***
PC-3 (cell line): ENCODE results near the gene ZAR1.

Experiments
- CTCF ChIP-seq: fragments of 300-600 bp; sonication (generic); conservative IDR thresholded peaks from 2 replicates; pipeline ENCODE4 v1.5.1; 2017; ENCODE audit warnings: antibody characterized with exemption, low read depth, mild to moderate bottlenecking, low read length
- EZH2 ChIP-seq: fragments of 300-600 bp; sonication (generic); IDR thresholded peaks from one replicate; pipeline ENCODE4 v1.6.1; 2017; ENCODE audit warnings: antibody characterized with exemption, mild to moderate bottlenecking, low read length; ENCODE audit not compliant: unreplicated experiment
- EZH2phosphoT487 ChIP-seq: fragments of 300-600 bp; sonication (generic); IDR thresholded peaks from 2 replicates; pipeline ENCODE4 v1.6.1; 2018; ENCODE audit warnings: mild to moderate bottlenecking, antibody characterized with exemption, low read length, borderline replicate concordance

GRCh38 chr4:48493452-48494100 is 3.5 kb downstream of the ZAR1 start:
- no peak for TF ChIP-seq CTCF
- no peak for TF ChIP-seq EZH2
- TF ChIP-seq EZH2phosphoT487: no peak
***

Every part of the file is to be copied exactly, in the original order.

PC-3 (cell line): ENCODE results near the gene ZAR1.

Experiments
- CTCF ChIP-seq: fragments of 300-600 bp; sonication (generic); conservative IDR thresholded peaks from 2 replicates; pipeline ENCODE4 v1.5.1; 2017; ENCODE audit warnings: antibody characterized with exemption, low read depth, mild to moderate bottlenecking, low read length
- EZH2 ChIP-seq: fragments of 300-600 bp; sonication (generic); IDR thresholded peaks from one replicate; pipeline ENCODE4 v1.6.1; 2017; ENCODE audit warnings: antibody characterized with exemption, mild to moderate bottlenecking, low read length; ENCODE audit not compliant: unreplicated experiment
- EZH2phosphoT487 ChIP-seq: fragments of 300-600 bp; sonication (generic); IDR thresholded peaks from 2 replicates; pipeline ENCODE4 v1.6.1; 2018; ENCODE audit warnings: mild to moderate bottlenecking, antibody characterized with exemption, low read length, borderline replicate concordance

GRCh38 chr4:48493452-48494100 is 3.5 kb downstream of the ZAR1 start:
- no peak for TF ChIP-seq CTCF
- no peak for TF ChIP-seq EZH2
- TF ChIP-seq EZH2phosphoT487: no peak